Sunday, 22 June 2014

What I Have Learned Managing My Own Portfolio

I've done both really well managing my own portfolio and have royally screwed up managing my own portfolio.

It has been about sixteen years since I started dipping my toes into the unforgiving waters of the stock market. I wanted to learn how it was done back then - and I really mean learn. I figured that I could go to school and take courses which might cost me tens of thousands of dollars in tuition & expenses, or I could simply take $5,000 and use it as a hands-on learning experience. I was fully prepared to lose all $5,000 in order to gain this experience because it would still be cheaper than any other way. Through the tech bubble of the late nineties to the new millennium, I doubled my money and then halved my money back to my original investment during the crash... then, I lost some more... then one of my companies got put under a trading halt as they were taken to court over patent laws for their new technology, and it stayed halted for two and a half years, freezing a portion of my portfolio. By the time it was available to trade again, my original $5,000 had been reduced to $1,200. Ugh. But I learned!

By the time 2004 came around, the economy was showing definite signs of improvement and I figured it was time to catch the "up-wave" of the next cycle, so I invested some more capital - more than the previous time - and tried to put what I had learned to use. I did much better this time around. In fact, for three years in a row, I had successfully chosen three of the best performing stocks to own in my diversified portfolio of several stocks. I bought into Google about a month after its IPO and held it for the next few years, always selling off a percentage of my position each time it rose by another $100, then investing it in another company and/or sector of the economy. I bought into commodities with some of the profits - two years in a row picking the best performing small to mid cap company on the TSX with my "mad-money" high risk portion of the portfolio - and I caught them well! The one I bought at $5.00 and sold at $17 a year later while the other I bought at $2.60 and sold for $22.50 the year after. Of the other companies I chose to buy into, they performed reasonably well - most went up a decent percentage and I managed the down-side effectively with a strict stop-loss strategy.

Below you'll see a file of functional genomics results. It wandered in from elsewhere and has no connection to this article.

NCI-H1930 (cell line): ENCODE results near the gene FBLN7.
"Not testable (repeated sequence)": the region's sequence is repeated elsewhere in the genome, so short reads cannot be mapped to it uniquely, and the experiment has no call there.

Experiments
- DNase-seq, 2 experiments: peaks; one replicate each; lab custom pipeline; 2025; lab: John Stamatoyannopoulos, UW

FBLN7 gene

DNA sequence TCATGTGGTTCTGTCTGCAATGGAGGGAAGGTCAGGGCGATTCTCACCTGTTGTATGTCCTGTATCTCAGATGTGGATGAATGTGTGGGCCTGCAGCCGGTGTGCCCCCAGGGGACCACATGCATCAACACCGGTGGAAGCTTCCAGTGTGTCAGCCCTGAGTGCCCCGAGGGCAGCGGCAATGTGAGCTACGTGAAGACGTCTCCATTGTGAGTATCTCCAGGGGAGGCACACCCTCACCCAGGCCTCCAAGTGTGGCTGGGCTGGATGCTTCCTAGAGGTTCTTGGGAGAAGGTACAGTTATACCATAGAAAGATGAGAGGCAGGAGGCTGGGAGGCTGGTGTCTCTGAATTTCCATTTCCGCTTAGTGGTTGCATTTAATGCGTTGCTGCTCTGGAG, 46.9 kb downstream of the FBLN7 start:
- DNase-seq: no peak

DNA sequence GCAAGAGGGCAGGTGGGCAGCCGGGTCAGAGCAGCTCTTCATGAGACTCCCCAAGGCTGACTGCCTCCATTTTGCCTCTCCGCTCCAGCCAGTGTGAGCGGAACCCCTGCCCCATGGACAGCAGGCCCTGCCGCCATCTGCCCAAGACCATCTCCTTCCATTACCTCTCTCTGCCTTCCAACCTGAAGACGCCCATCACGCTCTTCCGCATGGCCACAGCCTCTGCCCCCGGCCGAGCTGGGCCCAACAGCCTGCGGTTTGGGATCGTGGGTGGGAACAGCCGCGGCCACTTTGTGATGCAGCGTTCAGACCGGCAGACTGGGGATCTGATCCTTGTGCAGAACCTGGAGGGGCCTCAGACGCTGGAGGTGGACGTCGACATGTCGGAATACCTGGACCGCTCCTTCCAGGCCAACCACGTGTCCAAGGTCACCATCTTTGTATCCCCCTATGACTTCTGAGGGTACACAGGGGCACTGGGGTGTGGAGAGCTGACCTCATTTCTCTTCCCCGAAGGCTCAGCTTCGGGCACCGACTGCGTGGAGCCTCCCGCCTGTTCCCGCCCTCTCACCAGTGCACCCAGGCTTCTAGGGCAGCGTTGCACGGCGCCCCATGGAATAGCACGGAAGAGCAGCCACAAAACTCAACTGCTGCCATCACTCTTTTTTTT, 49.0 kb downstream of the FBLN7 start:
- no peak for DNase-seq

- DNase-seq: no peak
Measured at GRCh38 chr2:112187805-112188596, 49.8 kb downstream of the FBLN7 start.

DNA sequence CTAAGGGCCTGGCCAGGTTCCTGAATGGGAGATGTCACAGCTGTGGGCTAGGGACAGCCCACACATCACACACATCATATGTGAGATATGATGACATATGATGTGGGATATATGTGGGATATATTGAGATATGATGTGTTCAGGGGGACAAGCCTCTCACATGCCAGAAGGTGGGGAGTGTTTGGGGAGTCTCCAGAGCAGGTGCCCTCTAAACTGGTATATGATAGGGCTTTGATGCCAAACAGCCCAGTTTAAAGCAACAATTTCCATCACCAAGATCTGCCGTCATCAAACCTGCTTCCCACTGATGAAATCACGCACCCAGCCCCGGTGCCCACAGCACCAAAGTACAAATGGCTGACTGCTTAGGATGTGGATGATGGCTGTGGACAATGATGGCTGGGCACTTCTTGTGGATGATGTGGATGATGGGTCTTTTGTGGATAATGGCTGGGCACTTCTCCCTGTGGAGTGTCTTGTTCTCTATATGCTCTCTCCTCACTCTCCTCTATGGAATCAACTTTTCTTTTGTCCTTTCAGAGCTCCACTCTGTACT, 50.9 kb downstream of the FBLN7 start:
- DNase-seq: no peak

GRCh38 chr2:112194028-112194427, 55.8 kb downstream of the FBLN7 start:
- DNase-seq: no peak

Even taking out my "big winners," the rest of portfolio had done reasonably well because of my stop-loss strategy. I would determine how much "swing" I would permit in a stock depending on its trading history and market cap., and would always sell "X% from the high" to maximize profits. For example, right at the moment, I am "trying" to sell out of Merck, which I have owned for years. I've made a good profit on it so I determined that each time it hits a new high, I will sell it when it drops 10% below that. So, for about a half a year now, I've been holding onto it waiting for the market to sell it for me... it still hasn't, and keeps hitting new highs every month or two. I'm glad I didn't sell it six months ago. This is a great strategy that works, and it made my whole portfolio perform well.

Suddenly I was into some bling! Some real cash! More than I've ever had in my life! I began to think... wow, I might be able to buy a small house without needing a mortgage, or I could probably leverage this capital into an opportunity to buy a decent business for myself and really change my life. Becoming a millionaire and retiring with a "Freedom 55" mindset after 15 or 20 years seemed a real possibility.   

Of course, the credit crisis of '08/09 came and dashed my dreams upon the rocks. I let my emotions over-ride my stop-loss strategy during the "big down days." So many of my stocks blew past my stop-loss orders before the market even opened that I cancelled them before the bell, figuring the drops were over-dramatic and it would be prudent to stay calm. That was a mistake! One of my oil companies had its financing pulled when the Royal Bank of Scotland got into financial trouble, and what was worth $10,800 the one day, was $800 the next. Yikes! I watched over half of my portfolio, and dreams, swirl down the drain in a matter of weeks, although I did force myself to sell into the losses with some of my companies in order to raise cash.   

I'm glad I stuck to my discipline of at least raising some cash, because I made out like a bandit from the crash this time, unlike back in 99/00/01. After I watched my oil company's disaster because of financing, I started looking at companies which I thought would be able to survive without the need of excessive financing. The one sector I looked hard at was gold mining companies, figuring that at the very least a company that creates its own money (gold) as its product, is better protected than any other - I mean, they can pay for their expenses with their product directly. I'd work at a mining company if they paid me in gold ounces instead of bank notes, wouldn't you? Couple this feature with the fact that the government had opened the spigots on money creation, and I decided that until this was over I was only going to buy gold companies.